Human Resource: The New Age of HR Management – 1

Posted: August 16, 2008 in Theories@Work
Tags: , , , ,

In Search of Directions

searchin for the right direction by Jot.de

Following up on my previous post, a new argument has reared its head. But before that let us take into account my comrade, Muaz Jalil’s, arguments into consideration. Being the most important resource does not mean it has to be “non-expendable”. And humans tend to be a risky resource because they have the free will of walking out of your office any time they wish.

Let us look into what makes a resource “the most important” resource. The importance of a resource depends on it’s availability and substitutability. These two combined create the value (in monetary and all other value terms) for a resource to the company. If a company was situated in the middle of the Sahara Desert it’s most important (and valuable) resource probably would be water. Therefore Muaz is absoultely right in saying that experienced and skilled Human Resource is still the most important resource for most companies. And yes this resource is also the most risky resource of all.

And companies do not like risks. They do not like it at all.

And this is where Naser, another friend of mine, comes in with his thoughts. He feels HR today has the purpose of making each and every employee dispensable.

Why shouldn’t they?

It is the task of every function to reduce the riskiness of a company and increase it’s profitability. If we look at the recent trends at high performing companies globally we shall see a steady move towards outsourcing core resources. AMD is apparently in the process of outsourcing their chip making factories, their core business. And they are being applauded for it, because it reduces operating cost, increases efficiency and, above all, it reduces risk.

Human Resource, being the most important and risky resource, should come under constant scrutiny and changes to reduce its significance. The function of HR, in the 21st century, should move. HRs role of obtaining, developing and retaining talents should now change. To what, you may ask.

The new role of HR should be in making talents dispensable, breaking down work practices to make work roles generic. so that anything that can be outsourced, is outsourced.

Because only then you shall enough money for those who are actually indespensable and can never be replaced.

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Comments
  1. somz says:

    All organization strive to attain the competitive edge through their people, process & product. And the one that drives process & product is the people. I always wonder the paradox that organizations face – the more you train your employees to have that edge, the more they become hot targets for head-hunting. While reading through your blog I was wondering all the while your take on the unavoidable presence of indispensable resources of a company. Your last statement addressed that!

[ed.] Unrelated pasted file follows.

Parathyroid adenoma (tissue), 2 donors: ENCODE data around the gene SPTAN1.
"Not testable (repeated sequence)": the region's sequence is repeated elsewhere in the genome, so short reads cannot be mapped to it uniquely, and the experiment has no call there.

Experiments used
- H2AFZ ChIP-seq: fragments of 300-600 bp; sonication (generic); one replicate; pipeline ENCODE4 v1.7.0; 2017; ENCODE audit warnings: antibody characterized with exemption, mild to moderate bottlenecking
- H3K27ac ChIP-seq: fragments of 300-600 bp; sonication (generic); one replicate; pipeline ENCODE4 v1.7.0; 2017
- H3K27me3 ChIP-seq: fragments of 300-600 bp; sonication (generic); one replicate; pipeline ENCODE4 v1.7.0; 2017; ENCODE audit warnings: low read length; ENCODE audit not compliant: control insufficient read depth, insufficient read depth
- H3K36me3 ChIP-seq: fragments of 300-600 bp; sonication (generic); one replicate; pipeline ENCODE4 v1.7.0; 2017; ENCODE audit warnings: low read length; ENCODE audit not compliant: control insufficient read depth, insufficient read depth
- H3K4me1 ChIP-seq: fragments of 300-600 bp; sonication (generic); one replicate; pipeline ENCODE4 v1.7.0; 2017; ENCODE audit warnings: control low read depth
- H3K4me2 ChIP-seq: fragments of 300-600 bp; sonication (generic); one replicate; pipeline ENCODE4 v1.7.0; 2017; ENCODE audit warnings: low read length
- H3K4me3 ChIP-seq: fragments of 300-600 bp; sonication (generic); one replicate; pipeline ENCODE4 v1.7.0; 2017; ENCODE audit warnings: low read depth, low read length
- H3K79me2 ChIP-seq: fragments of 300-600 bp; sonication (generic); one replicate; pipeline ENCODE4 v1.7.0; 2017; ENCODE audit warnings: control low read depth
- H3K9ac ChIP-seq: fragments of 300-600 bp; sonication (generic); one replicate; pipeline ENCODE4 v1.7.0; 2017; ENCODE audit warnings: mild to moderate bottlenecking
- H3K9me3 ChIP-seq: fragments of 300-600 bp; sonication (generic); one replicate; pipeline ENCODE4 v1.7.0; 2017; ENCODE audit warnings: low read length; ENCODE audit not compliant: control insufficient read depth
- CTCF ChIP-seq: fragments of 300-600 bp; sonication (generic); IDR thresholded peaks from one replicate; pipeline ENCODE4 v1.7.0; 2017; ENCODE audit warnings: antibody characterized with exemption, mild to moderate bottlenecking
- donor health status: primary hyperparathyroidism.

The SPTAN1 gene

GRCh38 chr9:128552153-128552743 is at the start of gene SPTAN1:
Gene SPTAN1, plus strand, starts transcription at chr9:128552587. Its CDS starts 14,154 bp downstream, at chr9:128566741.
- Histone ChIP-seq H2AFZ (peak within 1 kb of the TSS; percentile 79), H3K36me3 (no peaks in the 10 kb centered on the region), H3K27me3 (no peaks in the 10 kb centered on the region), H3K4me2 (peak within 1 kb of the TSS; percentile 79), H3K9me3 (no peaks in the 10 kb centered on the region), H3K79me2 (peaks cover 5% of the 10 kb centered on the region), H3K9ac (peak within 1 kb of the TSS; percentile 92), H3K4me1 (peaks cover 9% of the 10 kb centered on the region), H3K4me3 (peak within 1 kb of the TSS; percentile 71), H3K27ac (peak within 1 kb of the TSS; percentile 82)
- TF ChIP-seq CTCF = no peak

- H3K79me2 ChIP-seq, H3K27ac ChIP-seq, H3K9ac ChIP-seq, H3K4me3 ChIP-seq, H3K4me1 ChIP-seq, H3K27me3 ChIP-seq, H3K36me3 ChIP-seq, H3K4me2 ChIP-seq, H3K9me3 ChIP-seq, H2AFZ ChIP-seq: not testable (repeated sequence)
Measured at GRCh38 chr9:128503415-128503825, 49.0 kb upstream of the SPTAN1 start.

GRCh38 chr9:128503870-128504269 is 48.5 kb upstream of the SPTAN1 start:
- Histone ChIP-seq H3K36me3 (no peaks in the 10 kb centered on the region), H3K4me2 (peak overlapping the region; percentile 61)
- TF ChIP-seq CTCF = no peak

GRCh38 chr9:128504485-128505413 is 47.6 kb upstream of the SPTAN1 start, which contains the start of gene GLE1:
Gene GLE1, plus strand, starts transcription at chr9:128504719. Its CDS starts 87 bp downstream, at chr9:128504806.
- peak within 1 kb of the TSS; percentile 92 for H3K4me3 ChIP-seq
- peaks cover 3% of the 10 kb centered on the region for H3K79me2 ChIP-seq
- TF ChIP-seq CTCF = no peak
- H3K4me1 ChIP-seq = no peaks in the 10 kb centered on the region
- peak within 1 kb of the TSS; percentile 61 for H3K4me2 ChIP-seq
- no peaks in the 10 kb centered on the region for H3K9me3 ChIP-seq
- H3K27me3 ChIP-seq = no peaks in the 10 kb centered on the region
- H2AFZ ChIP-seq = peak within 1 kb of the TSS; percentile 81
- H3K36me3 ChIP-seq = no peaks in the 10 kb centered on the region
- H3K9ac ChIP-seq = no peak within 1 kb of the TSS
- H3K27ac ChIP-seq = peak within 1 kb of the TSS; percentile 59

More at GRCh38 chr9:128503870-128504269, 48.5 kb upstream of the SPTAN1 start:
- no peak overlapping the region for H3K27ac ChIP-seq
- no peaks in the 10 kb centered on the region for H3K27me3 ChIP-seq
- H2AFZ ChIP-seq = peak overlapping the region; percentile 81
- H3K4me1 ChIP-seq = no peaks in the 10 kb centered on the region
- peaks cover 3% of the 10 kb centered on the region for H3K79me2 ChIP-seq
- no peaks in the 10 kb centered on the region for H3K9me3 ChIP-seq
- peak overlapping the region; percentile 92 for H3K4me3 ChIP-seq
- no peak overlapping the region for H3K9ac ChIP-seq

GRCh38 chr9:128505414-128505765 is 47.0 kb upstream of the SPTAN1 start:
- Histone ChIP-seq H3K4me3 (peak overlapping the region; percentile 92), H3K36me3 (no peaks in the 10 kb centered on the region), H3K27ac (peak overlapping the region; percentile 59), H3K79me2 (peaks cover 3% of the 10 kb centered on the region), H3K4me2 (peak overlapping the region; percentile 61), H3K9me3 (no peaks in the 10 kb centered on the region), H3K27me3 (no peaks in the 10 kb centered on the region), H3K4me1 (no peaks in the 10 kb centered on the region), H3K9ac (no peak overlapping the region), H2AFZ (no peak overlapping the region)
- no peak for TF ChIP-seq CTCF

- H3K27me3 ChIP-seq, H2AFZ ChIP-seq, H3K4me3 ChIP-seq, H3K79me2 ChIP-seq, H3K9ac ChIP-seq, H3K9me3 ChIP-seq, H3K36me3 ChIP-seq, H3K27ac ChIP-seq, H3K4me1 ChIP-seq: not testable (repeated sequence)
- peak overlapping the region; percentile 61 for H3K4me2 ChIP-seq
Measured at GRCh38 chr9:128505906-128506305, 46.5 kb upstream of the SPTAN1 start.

2. drabir says:

    Comments on the same post from facebook

    Mohammad Muaz Jalil wrote
    at 5:25pm
    This time i cannot oppose the view but hey i still have something to say (nothing new). What Drabir says is interesting; it seems in a way HR’s chief role is to make labor homogeneous (perfect substitutability). Ain’t this any economist’s chief dream (economists have a knack for assuming the most outlandish of stuffs).

    I mean if individual employees are dispensable then whats the harm. I mean if i am dispensable (FYI I AM NOT) then it would imply so are others (since no ‘one’ individual is important by assumption). Therefore it should logically follow that perfect substitutability implies low barrier to entry in to the job market. If u lose jobs dont worry others are too and so u can get their job and they can get yours.

    This is Efficient Allocation of Resources ———- Obviously in the long run (in the short run you might have nightmares, suffer depression, zero income, family issues……all of which can be summed up under the heading : Adjustment Period or Frictional Unemployment?!)
    Delete

    Naser Chowdhury (Standard Chartered Bank) wrote
    at 8:40pm
    I think this statement might put things in better perspective: Whose interests is HR supposed to serve – The company or the employees? I feel the answer to this rather simplistic question might help solve most arguments.
    Take both perspectives into consideration:
    a) hr values human talent and keeps its employees interests above all else: would anyone ever have put anything resembling that if some pundit consultant hadnt claimed that keeping employees happy increases productivity and profits?
    Delete

    Naser Chowdhury (Standard Chartered Bank) wrote
    at 8:45pm
    b) hr makes employees dispensable: the purpose of hr is to manage it’s human resource in a manner as to maximize the company’s welfare.if this is true (duh!) Then it’ll only invest in employee welfare as long as it serves the company’s interests. Making any employees indispensable is not in the company’s best interests. Period.
    Delete

    Monwar Hussain wrote
    at 10:58pm
    The ‘fungibalizing’ argument is also present in Thomas L. Friedman’s ‘The World is Flat’, where Wipro CEO Nandan Nilkeni (sp?) discusses that tasks that are fungible will be made fungible. He, however, stops at one point, the human point, where is can not really be made fungible. Ultimately, that makes HR’s desired goal utopian. Hence, HR’s striving to retain or dispense with minimal loss, and hence also its striving to measure and motivate.